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19 Mar, 2015 02:33

Kansas tuberculosis outbreak infects 28 high school students

Kansas tuberculosis outbreak infects 28 high school students

An outbreak of tuberculosis at a high school in Olathe, Kansas has infected a total of 28 students as health officials move to put safety measures in place and monitor the bacteria to prevent further exposure.

According to the Kansas City Star, the state Department of Health and Environment tested more than 300 students at Olathe Northwest High School last week after a previous student was confirmed to have been infected with tuberculosis. On Monday, March 16, the department started notifying those students who tested positive and issued a statement saying that eight percent of the school (27 students, not including the first positive test case) was confirmed to have been exposed.

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“The number of individuals with TB infection does not exceed what we would anticipate in this setting,” Lougene Marsh, director of the Johnson County Department of Health and Environment, said in a press release. “Of course, we had hoped we wouldn’t find any additional TB cases, but we knew this was a possibility. That’s why we took such thorough steps to test everyone who might have been in close contact with the first confirmed case of TB disease.”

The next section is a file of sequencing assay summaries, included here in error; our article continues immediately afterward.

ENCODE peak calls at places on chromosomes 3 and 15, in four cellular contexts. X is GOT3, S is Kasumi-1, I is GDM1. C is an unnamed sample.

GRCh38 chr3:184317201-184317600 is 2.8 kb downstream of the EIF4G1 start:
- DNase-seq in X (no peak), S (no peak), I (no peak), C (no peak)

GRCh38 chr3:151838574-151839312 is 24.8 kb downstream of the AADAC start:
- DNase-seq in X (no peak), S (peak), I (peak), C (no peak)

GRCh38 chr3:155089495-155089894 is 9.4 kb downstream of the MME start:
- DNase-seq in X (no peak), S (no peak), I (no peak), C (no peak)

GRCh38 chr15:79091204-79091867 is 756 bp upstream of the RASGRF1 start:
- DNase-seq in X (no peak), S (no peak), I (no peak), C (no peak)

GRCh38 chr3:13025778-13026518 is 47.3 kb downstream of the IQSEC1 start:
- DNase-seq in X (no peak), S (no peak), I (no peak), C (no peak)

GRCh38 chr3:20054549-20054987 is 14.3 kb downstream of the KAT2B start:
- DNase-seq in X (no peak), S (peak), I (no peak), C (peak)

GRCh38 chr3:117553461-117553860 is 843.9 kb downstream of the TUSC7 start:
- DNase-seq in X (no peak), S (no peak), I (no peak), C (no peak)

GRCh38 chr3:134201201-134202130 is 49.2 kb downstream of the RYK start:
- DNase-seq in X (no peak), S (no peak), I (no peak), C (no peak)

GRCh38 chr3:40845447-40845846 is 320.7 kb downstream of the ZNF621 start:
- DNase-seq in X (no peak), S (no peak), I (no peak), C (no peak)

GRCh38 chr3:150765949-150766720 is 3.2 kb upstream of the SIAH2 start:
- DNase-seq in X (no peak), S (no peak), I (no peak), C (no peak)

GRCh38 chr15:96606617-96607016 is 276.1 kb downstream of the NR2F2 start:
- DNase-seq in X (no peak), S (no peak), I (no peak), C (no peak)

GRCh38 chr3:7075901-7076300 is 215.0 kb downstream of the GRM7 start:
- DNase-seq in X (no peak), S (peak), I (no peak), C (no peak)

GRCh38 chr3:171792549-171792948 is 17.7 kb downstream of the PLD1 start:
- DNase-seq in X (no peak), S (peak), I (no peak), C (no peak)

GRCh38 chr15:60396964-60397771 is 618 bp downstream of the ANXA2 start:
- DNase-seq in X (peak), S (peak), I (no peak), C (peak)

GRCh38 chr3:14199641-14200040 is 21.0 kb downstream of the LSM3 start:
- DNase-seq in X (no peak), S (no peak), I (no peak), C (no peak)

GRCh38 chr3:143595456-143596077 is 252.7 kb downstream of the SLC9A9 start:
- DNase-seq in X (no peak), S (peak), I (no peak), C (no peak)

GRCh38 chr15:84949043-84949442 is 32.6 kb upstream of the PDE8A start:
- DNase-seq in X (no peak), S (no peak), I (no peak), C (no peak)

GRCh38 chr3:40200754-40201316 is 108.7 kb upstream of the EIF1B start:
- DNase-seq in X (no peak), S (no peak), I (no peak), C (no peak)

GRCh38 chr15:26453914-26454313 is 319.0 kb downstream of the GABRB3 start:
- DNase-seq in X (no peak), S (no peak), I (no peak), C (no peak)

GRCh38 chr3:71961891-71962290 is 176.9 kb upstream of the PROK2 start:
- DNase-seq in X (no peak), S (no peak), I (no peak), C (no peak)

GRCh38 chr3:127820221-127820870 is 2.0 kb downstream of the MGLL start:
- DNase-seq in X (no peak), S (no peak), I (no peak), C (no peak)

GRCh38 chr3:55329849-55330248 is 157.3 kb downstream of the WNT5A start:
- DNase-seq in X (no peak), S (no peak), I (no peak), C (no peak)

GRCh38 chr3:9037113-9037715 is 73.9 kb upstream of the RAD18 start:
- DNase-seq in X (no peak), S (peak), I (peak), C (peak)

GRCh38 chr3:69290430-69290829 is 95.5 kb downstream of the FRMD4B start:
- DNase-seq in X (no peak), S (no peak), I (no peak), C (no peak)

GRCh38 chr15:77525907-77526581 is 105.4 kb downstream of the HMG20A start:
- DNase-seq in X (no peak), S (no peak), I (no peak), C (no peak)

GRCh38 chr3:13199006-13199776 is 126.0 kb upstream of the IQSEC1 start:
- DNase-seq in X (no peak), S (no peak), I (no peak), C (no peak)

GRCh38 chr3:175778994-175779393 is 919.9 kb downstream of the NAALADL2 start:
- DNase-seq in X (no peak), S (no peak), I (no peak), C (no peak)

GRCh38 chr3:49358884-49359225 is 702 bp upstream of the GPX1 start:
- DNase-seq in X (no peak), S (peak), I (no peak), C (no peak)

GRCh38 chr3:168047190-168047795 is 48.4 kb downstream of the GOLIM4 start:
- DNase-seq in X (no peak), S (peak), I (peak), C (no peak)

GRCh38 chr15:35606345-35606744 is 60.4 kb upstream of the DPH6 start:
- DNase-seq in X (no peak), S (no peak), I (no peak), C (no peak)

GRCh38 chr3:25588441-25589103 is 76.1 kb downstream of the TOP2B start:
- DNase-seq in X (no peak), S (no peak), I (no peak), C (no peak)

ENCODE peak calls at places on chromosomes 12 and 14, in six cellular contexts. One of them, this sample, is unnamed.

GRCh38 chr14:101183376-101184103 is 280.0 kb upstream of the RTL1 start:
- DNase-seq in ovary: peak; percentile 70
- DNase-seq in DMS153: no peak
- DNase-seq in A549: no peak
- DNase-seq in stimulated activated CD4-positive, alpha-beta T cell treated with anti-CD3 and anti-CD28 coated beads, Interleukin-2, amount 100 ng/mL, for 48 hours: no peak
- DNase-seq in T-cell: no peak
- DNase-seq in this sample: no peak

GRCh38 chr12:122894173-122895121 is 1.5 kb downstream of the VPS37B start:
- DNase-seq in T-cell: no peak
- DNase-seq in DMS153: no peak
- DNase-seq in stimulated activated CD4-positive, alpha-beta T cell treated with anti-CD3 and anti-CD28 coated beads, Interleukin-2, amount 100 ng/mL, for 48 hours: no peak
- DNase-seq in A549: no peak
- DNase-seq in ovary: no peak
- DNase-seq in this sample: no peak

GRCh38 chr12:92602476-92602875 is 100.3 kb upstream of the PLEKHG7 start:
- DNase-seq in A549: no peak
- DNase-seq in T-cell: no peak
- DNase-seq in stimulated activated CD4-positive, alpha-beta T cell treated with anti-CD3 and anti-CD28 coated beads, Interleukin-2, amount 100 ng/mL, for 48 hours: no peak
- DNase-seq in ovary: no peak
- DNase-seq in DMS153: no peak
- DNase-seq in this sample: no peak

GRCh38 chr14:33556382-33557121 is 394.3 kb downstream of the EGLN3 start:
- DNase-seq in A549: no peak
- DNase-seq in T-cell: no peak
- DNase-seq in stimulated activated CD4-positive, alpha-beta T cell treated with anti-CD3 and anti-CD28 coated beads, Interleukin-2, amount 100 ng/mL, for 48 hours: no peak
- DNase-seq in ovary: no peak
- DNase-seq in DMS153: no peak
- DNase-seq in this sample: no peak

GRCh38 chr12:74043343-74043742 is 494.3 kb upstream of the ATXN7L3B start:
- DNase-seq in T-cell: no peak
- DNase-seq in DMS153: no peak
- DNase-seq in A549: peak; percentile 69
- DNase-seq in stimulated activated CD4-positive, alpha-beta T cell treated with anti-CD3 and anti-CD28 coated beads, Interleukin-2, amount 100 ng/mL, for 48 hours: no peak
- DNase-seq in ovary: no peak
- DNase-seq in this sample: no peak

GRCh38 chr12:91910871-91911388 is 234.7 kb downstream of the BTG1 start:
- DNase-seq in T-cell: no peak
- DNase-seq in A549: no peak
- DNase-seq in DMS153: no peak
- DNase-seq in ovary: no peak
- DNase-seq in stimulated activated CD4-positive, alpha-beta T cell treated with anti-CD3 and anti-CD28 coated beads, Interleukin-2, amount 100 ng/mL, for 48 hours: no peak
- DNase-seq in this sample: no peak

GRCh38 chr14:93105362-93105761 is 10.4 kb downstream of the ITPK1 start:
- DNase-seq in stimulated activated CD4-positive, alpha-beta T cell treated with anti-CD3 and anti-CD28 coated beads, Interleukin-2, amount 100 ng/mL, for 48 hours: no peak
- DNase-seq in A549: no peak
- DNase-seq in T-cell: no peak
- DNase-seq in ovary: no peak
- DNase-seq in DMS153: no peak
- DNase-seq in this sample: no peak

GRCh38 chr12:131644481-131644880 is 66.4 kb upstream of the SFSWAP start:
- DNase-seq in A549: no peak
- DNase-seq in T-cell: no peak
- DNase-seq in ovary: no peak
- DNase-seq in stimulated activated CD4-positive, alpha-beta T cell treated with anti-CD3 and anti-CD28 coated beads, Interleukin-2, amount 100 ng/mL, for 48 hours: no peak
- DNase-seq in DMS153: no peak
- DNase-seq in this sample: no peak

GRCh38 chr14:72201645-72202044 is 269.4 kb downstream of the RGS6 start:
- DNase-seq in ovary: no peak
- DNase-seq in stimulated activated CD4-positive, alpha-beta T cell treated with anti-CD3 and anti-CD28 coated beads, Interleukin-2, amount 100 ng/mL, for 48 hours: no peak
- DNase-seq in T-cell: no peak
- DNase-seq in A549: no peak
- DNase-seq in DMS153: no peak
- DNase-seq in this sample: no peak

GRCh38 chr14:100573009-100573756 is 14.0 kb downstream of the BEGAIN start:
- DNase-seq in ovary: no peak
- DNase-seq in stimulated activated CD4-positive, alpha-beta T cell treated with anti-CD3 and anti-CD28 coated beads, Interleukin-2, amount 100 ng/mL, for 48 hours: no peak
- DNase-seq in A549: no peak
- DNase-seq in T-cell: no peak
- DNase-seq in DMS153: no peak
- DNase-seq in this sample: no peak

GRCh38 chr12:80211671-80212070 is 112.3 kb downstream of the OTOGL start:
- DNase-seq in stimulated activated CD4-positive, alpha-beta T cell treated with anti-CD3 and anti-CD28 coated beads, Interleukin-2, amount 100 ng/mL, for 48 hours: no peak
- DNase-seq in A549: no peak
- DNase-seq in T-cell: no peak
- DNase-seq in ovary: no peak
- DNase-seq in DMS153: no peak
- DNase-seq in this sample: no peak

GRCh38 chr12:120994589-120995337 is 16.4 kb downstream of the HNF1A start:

Health officials were quick to note that simply testing positive for the bacteria does not necessarily mean that students would develop tuberculosis disease, which is a serious and deadly illness. So far, none of the students tested have shown symptoms or signs of the disease – such as coughing, fatigue, chest pain, fever and chills, and coughing up blood – and those infected with tuberculosis are not contagious.

Tuberculosis hits 27 at Kansas City area high school. http://t.co/A83xf4hnZx@healthandcents@DrMartyFox@Ann_Marie1pic.twitter.com/JQrz4rkCNI

— sweetromance (@sweetromance) March 19, 2015

“Our biggest thing that we need to pass along to parents is TB infection is the result of being exposed to someone with TB disease, but to have TB infection, does not mean you’re sick. To have TB infection, is not something you can transmit,” said Phil Griffin, a representative from the Kansas Department of Health and Environment, to local channel WDAF.

People with tuberculosis disease, however, are contagious and can pass the illness onto others through the air, via their breath or cough, though even that may require hours of exposure. Since it can take up to eight weeks for symptoms of disease to show up post-infection, the Health Department has scheduled another round of blood tests for affected students on May 5.

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Tuberculosis is the second most deadly infectious disease in the world – behind only HIV/AIDS – according to the World Health Organization. About 1.5 million people died from the disease in 2013, and 9 million were infected. In the US alone, 9,582 cases were documented in 2013.

Last year, Kansas was home to 40 cases of tuberculosis.

Elsewhere in the state, health officials have connected a small listeria outbreak to ice cream supplied by the Blue Bell company, reported WDTV. Since January 2014, five people became infected – three of whom died – and all the cases were traced back to ice scream served at a Kansas hospital. The patients ate the ice cream there, and the listeria has been linked to a single machine at a Blue Bell factory in Texas.

Though rare, listeriosis can be deadly and causes symptoms such as fever, muscle aches, diarrhea and other gastrointestinal issues.

Blue Bell said that ice cream sold in grocery stores was not affected, USA Today reported.